White Land Rover Plug-in hybrid charging port

Guide to Electric Car Charger Types

As electric cars continue to gain popularity, it is essential to consider the type of chargers and connectors compatible with your car.

A Guide to Electric Car Charger Types and Connectors: What You Need to Know Before Charging

As electric cars continue to gain popularity, it is essential to consider the type of chargers and connectors compatible with your car.

With the various charger types and connectors available, it can be overwhelming to understand which option is available for your electric car and what this means for your charging experience.

Here is a comprehensive guide to electric car charger types and connectors, to help you navigate the best options for your electric vehicle.

Charging Speeds

Charging speeds vary depending on the type of charger used. In general, there are three main categories of charging speeds.

Slow Charging

The first is slow charging, this is delivered through a household three pin-plug and provides 2.3 kWs. This would take a very long time to charge a full-electric vehicle to 100% and isn't the safest option as it places a big demand on the plug socket.

Fast Charging

The second charging type is fast charging. This provides between 7 and 22 kWs of charge and is usually found in an at home, dedicated wall box home charger.

Rapid Charging

The third level of charge is Rapid Charging, this provides the fastest level of charge and can normally be found at public charging stations. They provide 50 kWs of charge meaning that you can charge a 100 kWh battery from empty to full in around 2 hours.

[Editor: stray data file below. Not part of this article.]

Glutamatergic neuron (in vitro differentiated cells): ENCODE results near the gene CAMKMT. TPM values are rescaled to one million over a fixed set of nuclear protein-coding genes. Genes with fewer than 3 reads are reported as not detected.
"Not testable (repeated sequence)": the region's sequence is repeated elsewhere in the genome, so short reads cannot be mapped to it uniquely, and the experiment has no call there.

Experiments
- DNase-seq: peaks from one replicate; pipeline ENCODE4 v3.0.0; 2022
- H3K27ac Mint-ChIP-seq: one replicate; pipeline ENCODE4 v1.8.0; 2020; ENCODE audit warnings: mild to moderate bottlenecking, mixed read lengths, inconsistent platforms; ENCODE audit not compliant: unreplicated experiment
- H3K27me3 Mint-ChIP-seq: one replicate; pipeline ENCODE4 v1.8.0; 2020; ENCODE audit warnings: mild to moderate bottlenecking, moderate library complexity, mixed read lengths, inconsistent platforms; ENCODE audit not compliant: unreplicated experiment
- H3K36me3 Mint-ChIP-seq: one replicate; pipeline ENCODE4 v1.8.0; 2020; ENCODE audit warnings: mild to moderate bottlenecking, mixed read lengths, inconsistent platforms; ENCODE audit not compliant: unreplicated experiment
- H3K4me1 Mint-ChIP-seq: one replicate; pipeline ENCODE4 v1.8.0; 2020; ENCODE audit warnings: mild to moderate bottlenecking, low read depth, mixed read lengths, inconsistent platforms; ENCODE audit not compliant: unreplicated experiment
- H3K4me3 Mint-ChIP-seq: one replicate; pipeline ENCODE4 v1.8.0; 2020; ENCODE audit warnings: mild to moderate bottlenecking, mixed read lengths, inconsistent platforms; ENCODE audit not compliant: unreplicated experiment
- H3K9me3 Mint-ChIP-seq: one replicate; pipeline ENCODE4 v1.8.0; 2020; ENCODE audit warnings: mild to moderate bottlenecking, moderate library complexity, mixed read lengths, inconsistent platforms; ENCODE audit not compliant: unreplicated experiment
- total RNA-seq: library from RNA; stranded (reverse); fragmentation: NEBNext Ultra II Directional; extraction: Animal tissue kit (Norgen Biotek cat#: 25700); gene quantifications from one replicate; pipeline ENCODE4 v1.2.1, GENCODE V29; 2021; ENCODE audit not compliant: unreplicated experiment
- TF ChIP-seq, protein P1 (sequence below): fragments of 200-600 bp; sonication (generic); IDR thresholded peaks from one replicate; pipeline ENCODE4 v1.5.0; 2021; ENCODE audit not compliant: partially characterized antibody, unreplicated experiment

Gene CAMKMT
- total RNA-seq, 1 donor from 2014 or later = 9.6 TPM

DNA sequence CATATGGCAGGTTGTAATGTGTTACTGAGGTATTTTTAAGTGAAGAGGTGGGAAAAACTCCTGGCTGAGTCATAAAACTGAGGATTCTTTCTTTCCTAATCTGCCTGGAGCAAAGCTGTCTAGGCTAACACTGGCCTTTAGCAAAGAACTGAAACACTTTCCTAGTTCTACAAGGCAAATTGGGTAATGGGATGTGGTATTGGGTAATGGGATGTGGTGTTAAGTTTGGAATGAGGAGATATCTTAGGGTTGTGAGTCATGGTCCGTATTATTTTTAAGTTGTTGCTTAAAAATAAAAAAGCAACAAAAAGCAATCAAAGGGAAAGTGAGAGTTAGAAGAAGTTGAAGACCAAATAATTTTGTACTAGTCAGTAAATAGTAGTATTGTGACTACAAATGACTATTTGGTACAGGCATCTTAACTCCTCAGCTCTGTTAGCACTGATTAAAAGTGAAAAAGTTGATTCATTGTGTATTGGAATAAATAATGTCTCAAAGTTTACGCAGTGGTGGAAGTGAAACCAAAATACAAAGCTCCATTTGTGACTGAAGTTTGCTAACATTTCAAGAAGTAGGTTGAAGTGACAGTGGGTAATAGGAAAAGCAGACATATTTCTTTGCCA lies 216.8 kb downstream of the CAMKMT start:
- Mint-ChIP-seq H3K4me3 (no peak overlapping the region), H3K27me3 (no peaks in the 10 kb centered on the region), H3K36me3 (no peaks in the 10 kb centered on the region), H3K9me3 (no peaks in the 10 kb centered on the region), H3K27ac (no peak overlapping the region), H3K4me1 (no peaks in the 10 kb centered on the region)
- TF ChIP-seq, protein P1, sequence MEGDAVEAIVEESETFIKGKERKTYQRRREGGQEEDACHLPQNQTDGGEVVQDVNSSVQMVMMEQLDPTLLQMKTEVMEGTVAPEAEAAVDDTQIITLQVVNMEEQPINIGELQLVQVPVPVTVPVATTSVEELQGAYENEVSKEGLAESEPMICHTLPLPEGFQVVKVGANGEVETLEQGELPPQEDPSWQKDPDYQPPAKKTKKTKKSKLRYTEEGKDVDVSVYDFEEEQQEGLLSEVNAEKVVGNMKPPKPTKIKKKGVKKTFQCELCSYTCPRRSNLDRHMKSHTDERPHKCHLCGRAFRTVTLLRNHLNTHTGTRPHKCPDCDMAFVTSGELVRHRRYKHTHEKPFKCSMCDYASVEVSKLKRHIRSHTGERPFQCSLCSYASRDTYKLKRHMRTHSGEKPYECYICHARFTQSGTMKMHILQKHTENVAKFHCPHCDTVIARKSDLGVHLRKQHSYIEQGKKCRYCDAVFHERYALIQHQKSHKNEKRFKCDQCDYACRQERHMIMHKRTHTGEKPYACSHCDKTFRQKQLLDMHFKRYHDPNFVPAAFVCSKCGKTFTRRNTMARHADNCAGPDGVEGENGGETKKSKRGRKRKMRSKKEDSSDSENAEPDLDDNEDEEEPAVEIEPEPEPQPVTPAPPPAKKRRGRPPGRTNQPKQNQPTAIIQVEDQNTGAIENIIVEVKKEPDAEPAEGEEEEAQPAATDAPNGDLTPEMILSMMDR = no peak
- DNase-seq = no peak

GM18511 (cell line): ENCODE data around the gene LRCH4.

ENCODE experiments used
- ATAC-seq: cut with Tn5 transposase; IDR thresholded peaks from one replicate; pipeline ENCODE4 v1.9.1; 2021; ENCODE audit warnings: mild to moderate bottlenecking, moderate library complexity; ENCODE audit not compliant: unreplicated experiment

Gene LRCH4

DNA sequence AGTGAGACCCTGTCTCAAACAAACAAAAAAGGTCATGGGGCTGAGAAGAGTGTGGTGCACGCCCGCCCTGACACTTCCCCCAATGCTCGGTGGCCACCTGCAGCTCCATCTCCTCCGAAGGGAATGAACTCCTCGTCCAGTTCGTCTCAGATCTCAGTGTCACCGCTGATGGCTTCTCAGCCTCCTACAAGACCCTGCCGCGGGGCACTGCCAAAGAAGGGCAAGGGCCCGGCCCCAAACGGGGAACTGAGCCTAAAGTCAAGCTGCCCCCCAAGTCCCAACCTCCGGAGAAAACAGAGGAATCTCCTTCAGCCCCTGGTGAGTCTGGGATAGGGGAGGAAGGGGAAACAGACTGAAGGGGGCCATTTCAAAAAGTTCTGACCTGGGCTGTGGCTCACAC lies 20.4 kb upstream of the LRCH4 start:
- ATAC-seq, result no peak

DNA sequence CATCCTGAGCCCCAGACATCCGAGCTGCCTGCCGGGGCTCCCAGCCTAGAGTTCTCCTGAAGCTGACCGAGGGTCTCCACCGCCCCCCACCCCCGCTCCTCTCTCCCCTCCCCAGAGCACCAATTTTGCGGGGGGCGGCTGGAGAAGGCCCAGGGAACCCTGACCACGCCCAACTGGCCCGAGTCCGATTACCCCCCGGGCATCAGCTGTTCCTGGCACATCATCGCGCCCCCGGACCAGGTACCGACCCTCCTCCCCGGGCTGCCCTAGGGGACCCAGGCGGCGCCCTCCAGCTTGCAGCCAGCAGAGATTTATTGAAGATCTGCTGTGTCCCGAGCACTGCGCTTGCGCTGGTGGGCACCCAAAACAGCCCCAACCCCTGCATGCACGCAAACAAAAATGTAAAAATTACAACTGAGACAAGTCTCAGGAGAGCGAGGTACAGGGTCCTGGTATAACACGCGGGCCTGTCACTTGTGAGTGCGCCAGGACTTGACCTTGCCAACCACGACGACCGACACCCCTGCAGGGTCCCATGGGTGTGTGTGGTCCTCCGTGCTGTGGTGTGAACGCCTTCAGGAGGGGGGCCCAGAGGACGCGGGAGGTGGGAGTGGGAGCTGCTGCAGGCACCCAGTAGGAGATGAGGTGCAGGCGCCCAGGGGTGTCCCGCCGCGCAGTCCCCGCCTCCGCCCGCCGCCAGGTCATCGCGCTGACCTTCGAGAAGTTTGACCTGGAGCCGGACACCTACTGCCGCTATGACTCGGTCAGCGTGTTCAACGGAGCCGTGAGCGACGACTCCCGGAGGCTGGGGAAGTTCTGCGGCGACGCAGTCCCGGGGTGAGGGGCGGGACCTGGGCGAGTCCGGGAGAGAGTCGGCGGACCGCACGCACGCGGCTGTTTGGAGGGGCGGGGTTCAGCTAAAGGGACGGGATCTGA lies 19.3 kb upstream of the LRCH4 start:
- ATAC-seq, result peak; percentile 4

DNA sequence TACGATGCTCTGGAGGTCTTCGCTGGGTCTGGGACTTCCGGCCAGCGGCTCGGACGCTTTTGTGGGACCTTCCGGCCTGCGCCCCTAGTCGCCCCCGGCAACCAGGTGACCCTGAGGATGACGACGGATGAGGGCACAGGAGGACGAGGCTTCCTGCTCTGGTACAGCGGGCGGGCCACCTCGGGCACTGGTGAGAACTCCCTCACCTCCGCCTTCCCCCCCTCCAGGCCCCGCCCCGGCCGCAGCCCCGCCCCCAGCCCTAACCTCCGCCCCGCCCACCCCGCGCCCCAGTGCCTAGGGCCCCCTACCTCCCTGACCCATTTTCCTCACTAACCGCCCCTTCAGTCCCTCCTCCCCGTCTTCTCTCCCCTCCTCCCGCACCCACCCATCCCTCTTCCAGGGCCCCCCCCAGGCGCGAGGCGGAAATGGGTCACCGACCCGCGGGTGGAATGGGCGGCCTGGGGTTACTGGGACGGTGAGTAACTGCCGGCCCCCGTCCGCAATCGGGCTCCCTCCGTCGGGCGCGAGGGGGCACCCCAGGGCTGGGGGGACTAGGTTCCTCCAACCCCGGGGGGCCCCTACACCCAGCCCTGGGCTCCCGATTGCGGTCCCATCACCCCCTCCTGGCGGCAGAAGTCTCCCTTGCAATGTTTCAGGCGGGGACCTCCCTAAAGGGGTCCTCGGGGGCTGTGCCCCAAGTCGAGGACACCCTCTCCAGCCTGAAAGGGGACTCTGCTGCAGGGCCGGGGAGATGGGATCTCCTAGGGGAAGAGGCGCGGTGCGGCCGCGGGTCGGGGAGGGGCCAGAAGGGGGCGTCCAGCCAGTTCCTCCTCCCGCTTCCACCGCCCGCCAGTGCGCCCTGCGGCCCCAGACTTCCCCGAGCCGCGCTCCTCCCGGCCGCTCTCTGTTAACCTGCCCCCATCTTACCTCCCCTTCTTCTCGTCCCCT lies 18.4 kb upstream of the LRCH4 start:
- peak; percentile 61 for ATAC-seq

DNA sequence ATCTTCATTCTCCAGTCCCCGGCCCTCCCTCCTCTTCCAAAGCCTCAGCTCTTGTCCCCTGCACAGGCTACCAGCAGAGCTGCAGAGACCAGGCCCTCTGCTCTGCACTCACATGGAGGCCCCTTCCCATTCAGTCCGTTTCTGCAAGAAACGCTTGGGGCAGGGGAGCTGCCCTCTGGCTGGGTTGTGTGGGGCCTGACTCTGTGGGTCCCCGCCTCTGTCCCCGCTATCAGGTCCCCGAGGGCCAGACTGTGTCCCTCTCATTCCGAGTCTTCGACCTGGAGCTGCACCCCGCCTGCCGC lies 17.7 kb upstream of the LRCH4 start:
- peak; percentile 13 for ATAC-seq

Close up of ID5 Plug-in charging port

Connector Types

Type 2 Chargers

Type 2 chargers are the most widely used electric car chargers in Europe. They usually offer Fast AC charging speeds and are compatible with most electric cars manufactured in Europe. Type 2 chargers normally max at 22 kW.

CCS Chargers

CCS (Combined Charging System) chargers are a combination of Type 2 chargers and DC fast chargers, making them an excellent option for electric car owners who want access to both types of chargers. Rapid and Ultra Rapid charging can be facilitated by CCS connectors.

ChadeMo Connectors

ChadeMo stands for Charge to Move, this option was originally a big competitor to the CCS charger, but are no longer in regular use. This is due to the ChadeMo not being compatible with the Type 2 charging system. ChadeMo connectors can only be used for DC charging and was most common on the Nissan Leaf and the Mitsubishi Outlander

Type 1 Chargers

Type 1 chargers are designed for use with electric cars manufactured in the United States and are an alternative to Type 2.

How long will it take to charge?

We have used data from the manufacturer to estimate these charging times. Charging times for some speeds may not have been provided.

Electric costs are based on a home unit-rate of 33p per kWh, and a public unit-rate of 63p per kWh

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